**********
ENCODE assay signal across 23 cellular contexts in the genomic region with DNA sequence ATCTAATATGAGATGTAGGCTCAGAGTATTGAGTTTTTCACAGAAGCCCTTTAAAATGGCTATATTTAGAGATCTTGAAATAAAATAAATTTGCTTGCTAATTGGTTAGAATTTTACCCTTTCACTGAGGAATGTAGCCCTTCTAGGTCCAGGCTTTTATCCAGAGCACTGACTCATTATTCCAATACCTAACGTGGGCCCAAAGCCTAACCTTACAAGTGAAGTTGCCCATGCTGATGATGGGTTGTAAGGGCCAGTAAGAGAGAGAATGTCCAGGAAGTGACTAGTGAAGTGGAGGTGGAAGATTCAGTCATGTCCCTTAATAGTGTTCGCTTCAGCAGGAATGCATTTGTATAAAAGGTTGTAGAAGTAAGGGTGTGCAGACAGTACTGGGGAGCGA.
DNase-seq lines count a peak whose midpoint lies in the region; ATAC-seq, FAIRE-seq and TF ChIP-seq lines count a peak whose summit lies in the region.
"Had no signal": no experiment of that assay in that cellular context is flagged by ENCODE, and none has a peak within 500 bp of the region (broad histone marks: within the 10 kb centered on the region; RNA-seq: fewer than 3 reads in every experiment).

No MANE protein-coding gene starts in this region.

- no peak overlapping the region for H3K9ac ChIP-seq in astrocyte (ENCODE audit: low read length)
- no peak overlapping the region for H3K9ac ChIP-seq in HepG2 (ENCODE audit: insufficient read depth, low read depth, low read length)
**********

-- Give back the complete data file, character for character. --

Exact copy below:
ENCODE assay signal across 23 cellular contexts in the genomic region with DNA sequence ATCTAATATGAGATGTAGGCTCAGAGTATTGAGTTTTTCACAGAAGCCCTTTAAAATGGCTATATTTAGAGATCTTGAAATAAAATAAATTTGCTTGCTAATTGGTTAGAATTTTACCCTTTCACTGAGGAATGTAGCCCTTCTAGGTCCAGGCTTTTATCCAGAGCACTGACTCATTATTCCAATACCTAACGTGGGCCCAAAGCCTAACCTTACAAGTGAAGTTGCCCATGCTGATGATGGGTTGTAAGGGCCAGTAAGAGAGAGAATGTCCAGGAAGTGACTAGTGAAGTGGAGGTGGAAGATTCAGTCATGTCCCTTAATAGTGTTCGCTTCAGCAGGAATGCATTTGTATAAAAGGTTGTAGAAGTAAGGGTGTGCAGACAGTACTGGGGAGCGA.
DNase-seq lines count a peak whose midpoint lies in the region; ATAC-seq, FAIRE-seq and TF ChIP-seq lines count a peak whose summit lies in the region.
"Had no signal": no experiment of that assay in that cellular context is flagged by ENCODE, and none has a peak within 500 bp of the region (broad histone marks: within the 10 kb centered on the region; RNA-seq: fewer than 3 reads in every experiment).

No MANE protein-coding gene starts in this region.

- no peak overlapping the region for H3K9ac ChIP-seq in astrocyte (ENCODE audit: low read length)
- no peak overlapping the region for H3K9ac ChIP-seq in HepG2 (ENCODE audit: insufficient read depth, low read depth, low read length)